The process of buying a new home begins long before you actually start looking at houses. Finances play an important part in determining how much house you can afford. Your credit history and score, whether excellent, poor, or somewhere in between, is equally important, and determines everything from what interest rate you will pay to whether or not you get approved for financing.
There are several things to keep in mind when it comes to your credit, either for maintaining a good score, or improving a score that could use an upgrade.
- Check your credit report at least once a year. You are entitled to get a free copy every year from the three major credit bureaus.
- Review your report carefully and correct or dispute any errors, especially if they are on recent or current accounts.
- Make payments on time, always, and pay at least your minimum amount due. Late payments can quickly damage your credit rating.
- Pay down balances faster by paying above the minimum, even if it’s only $20 more. An extra $20 to $50 each month will make a difference in that balance.
- Be candid with your lender if you have less than stellar history on your credit report. Your lender will save time by looking only at loans that will work with your credit history.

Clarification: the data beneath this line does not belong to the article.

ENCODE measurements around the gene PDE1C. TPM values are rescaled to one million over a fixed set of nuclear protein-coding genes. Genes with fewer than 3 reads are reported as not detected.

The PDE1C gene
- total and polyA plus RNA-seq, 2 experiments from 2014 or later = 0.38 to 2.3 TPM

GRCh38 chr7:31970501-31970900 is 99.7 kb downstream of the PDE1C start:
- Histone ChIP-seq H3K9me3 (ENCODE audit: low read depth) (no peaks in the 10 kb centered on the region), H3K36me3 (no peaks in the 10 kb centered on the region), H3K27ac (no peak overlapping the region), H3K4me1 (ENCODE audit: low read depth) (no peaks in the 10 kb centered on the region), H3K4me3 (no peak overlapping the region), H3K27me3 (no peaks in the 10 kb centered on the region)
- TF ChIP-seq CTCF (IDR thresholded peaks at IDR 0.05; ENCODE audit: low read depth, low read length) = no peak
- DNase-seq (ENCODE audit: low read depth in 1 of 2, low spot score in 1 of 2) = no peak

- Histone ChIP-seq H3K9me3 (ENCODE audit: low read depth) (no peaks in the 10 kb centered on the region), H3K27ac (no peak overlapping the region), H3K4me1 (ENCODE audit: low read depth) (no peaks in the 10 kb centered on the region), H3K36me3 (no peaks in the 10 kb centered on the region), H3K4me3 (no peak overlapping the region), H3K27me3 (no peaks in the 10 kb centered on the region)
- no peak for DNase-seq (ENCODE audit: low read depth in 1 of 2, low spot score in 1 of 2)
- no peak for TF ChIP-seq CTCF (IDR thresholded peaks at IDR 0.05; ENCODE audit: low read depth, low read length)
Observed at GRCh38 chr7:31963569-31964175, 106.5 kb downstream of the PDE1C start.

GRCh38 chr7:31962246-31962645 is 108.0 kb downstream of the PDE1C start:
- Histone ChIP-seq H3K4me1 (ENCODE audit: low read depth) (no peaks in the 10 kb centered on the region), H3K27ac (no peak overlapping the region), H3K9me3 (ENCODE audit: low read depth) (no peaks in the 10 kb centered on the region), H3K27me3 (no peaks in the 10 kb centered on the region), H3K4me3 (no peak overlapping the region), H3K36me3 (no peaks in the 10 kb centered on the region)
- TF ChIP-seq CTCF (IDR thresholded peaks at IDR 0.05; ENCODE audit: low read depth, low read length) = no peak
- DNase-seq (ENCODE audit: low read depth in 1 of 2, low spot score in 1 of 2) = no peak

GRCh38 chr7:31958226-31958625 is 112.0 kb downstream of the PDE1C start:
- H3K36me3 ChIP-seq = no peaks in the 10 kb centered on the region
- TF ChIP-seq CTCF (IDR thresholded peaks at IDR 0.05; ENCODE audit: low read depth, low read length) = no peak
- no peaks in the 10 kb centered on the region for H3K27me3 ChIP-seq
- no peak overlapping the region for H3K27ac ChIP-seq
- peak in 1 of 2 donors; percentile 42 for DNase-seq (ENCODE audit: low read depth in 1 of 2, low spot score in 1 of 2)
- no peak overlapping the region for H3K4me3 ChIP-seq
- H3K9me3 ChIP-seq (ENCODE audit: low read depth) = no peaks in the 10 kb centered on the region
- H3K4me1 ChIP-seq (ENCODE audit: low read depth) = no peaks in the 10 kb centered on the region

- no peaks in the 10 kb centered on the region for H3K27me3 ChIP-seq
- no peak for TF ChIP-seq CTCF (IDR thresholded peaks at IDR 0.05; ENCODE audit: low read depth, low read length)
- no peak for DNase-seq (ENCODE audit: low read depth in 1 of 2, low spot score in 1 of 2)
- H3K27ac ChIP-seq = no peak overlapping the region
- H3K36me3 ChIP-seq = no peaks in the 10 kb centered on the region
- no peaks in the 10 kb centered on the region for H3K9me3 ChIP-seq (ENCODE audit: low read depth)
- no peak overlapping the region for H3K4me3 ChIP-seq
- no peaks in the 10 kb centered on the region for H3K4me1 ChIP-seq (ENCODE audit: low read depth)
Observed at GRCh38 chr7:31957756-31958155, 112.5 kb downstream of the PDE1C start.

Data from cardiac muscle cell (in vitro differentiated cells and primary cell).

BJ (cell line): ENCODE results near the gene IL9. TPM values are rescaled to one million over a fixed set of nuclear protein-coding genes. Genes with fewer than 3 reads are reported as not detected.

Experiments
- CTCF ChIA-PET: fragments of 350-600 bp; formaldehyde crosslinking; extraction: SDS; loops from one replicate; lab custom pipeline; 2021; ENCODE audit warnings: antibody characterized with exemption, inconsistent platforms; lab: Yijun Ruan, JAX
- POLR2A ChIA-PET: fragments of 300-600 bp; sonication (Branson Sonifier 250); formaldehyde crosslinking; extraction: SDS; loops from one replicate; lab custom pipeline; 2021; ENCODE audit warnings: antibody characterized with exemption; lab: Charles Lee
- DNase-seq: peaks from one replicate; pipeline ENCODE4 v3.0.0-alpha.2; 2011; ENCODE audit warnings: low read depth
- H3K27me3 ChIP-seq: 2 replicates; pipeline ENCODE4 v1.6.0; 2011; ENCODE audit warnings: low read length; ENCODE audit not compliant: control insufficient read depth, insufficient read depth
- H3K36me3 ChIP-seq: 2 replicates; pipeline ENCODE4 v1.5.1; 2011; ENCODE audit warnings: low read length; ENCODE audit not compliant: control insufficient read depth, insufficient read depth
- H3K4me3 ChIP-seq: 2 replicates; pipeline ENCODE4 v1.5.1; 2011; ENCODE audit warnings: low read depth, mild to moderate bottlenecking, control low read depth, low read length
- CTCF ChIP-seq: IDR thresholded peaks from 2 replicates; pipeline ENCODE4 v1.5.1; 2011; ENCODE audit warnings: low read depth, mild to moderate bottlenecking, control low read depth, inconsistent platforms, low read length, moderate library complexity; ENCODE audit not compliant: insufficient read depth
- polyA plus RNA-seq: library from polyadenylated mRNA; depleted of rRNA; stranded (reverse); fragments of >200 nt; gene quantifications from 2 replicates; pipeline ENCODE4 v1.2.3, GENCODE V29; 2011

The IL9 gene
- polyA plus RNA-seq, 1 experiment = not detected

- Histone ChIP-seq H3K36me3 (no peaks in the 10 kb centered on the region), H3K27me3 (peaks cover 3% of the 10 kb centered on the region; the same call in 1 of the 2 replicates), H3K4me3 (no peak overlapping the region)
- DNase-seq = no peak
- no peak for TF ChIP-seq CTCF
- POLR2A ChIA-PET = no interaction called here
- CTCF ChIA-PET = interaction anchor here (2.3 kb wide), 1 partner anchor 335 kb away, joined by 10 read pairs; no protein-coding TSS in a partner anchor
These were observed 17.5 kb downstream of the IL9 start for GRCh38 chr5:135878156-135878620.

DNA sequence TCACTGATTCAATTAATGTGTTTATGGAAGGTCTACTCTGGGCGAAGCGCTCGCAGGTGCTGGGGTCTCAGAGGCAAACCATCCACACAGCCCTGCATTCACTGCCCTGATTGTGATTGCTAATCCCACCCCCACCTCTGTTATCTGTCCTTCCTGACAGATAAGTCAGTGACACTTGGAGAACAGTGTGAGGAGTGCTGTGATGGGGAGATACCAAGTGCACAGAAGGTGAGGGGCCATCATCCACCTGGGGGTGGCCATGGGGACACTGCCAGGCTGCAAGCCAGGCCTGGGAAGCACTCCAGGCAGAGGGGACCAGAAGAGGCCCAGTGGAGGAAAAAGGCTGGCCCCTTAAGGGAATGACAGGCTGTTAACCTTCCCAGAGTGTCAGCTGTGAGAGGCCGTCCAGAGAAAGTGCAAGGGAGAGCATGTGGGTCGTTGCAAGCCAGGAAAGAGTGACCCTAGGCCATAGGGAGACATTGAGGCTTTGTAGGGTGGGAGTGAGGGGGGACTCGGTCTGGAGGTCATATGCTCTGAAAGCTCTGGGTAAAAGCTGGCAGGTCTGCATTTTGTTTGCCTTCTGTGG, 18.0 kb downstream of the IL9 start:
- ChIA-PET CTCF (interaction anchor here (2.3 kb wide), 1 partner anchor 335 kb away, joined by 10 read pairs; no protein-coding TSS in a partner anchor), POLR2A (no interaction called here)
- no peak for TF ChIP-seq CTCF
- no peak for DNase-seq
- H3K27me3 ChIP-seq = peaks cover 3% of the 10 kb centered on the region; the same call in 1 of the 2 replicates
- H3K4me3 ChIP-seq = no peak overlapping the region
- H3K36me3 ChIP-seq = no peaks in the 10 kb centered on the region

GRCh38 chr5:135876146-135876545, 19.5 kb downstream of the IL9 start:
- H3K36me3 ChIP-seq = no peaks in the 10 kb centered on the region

- Expect to pay more for a mortgage if you have a poor credit history. Both the interest rate and fees may be higher, because lenders will see a higher risk. There may be extenuating circumstances that lenders will consider when looking at your loan, so be sure to discuss these with your loan officer.
- Consider a larger down payment to avoid paying mortgage insurance or PMI (private mortgage insurance).
- Evaluate your financial situation carefully to learn how much house you can afford.
- Don’t open new credit cards or lines of credit. This goes without saying that you should not obtain any additional credit, which can negatively affect your debt-to-income ratio.
- Don’t close accounts on your credit report. That won’t work if you are trying to get it off your report, and will cause the date of most recent activity to update to current. If it’s a derogatory but older item, it’s likely better to leave it alone, but check with your mortgage professional to be sure.
- Don’t keep shopping around with lenders. Each time the new potential lender must run a credit report, the extra inquiries on your report could hurt your score, especially if the inquiries are more than 30 to 60 days apart.
- Don’t carry more than 50 percent balance on credit cards. Lenders look at the overall percentage of your available credit that is used, and how much is available to you.
- Don’t make and finance any large purchases such as furniture or a new vehicle, or an expensive vacation. This kind of purchase can change your financial picture and impact your overall score.
Are you thinking about buying a house or looking to get pre-approved before shopping? I would be happy to assist in your quest of financing your new home. Please give me a call at 214-770-1499 or click here to contact me or complete the form below for a complimentary mortgage plan.